Singer-songwriter Missy Higgins. Photo: Kane Hibberd.
Poverty and precarious work conditions are ongoing challenges for creators across all art forms.
The Australia Council’s 2017 report, Making Art Work: An Economic Study of Professional Artists in Australia, found that it’s increasingly difficult for artists to make a living from their work: the average total income for artists was 21% below the Australian workforce average, while the share of income from creative work has decreased substantially. The report also highlighted that global technological developments have increased audience expectations for free content as well as opportunities for misappropriation and exploitation that undercut artists’ livelihoods.
Ethical consumerism is just one part of the pie: as with sweatshop labour, animal cruelty, and environmental destruction, the issue of living wages for artists demands collective advocacy and systemic change. Nonetheless, putting a little thought into how you pay for art is a start.
ArtsHub spoke to Anne Blair, campaign manager (revenue) at APRA AMCOS, and Juliet Rogers, CEO of the Australian Society of Authors, for their advice on how you can support your fellow creators when you’re buying books and music.
The best way to buy books and music
Juliet Rogers: The best way to buy Australian books is in Australia, as authors receive a higher royalty in what is known as their ‘home market’. If you purchase from an American or English website, for instance, it is likely that the author will receive about 50% less royalty per copy sold.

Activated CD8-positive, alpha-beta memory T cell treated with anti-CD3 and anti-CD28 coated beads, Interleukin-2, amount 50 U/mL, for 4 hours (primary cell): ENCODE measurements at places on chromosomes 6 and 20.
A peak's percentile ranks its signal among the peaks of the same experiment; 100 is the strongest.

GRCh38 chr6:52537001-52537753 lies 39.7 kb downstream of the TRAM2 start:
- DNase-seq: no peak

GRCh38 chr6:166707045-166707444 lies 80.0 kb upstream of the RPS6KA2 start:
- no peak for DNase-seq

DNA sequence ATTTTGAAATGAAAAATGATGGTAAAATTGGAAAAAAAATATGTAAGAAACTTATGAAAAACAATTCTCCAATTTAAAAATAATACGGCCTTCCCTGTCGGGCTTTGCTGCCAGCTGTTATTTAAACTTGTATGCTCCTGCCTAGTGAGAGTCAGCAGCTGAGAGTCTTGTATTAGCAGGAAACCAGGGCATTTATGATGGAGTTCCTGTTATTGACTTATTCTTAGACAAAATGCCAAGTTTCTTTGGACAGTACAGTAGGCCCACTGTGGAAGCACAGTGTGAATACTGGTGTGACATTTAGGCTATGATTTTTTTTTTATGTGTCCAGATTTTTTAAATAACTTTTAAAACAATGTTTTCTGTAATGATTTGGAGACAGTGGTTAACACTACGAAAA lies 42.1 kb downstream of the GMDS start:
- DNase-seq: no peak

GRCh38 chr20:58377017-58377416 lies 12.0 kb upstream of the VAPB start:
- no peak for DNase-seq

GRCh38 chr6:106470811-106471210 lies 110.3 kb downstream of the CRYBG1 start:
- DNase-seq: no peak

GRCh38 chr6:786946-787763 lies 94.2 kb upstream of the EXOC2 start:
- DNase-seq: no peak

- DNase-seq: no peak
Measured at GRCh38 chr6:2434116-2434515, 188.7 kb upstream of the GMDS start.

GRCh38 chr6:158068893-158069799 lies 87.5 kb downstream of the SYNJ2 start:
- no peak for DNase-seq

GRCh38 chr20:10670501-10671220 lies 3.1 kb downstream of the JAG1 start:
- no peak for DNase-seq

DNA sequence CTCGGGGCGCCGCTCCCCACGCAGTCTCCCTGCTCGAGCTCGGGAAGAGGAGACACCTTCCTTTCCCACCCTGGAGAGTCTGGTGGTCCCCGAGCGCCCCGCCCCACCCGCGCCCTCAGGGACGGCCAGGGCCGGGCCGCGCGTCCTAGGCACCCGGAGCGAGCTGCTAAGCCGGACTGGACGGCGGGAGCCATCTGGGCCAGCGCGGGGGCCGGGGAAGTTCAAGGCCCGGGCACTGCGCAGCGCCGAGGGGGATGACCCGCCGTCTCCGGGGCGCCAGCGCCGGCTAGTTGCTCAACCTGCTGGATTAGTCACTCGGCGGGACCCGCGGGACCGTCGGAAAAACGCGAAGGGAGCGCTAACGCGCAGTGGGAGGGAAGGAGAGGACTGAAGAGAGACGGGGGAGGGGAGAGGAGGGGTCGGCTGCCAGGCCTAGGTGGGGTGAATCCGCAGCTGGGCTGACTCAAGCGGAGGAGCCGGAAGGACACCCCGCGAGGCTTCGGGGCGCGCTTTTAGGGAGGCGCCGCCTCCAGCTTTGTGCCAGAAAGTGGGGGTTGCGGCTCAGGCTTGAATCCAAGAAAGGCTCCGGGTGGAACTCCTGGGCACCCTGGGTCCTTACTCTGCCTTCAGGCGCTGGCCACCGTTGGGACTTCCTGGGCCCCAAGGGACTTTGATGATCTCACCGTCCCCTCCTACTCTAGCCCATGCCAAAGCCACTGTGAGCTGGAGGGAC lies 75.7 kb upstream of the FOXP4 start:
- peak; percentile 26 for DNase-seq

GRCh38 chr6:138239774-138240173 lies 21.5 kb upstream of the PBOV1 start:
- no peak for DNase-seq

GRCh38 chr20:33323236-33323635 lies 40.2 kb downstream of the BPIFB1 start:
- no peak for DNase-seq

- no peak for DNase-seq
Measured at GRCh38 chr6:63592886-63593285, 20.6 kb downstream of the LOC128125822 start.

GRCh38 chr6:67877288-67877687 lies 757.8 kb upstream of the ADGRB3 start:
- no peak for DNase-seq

It is also excellent if you can support your local bookshop, for a variety of reasons, but from the author’s perspective, they will once again earn their full royalty from sales made in independent bookstores. In contrast, big mixed-retail outlets may generate reduced author royalties because the outlet may well be buying at high discounts.
Related: Purveyors of culture: Why bookshops are a relationship
Anne Blair: The best way to buy (or listen to) music is from any legal source – streaming service subscriptions, as well as CDs, vinyl and radio, as well supporting live music performers by purchasing tickets from reputable ticketing outlets (not resellers)!
Why you should support Australian music and writing
Juliet Rogers: It is vital to support Australian writing because our writers are telling our stories. Their work reflects our diverse community, our sense of humour and the issues that are important to us. They help us develop our culture and build our identity and then take our voice so that it can be heard throughout the world. No one wants to see fewer Australian works published or a creative culture which is reliant on, and shaped by, overseas voices. We must celebrate our unique national contribution to world literature.
Also, Australian writing is often the building block for other art forms: look at the number of plays and films which are adapted from Australian novels.
Anne Blair: Australians love music. We’re the eighth largest market for recorded music in the world despite having much less than one per cent of the world’s people living on our shores. So supply and demand is one reason.
Another reason is to reward the star of our trade and cultural balance sheets. Australian music exports deliver substantial economic and cultural benefits to the nation, with approximately $195 million in annual export income. As the Born Global report says, ‘Exporting artists also share Australian stories, culture and perspectives with the world helping to build national identity and contributing to cultural diplomacy and Australia’s reputation on the world stage.’
Where your dollar goes
Rogers: Obviously the commercial terms between publisher and author vary, but the industry standard royalty for authors in Australia is 10% of the retail price, excluding GST for print books and 25% of net receipts for ebooks (defined as the revenue that a publisher makes when they sell an eBook, excluding GST). Smaller publishers struggle to pay at these rates.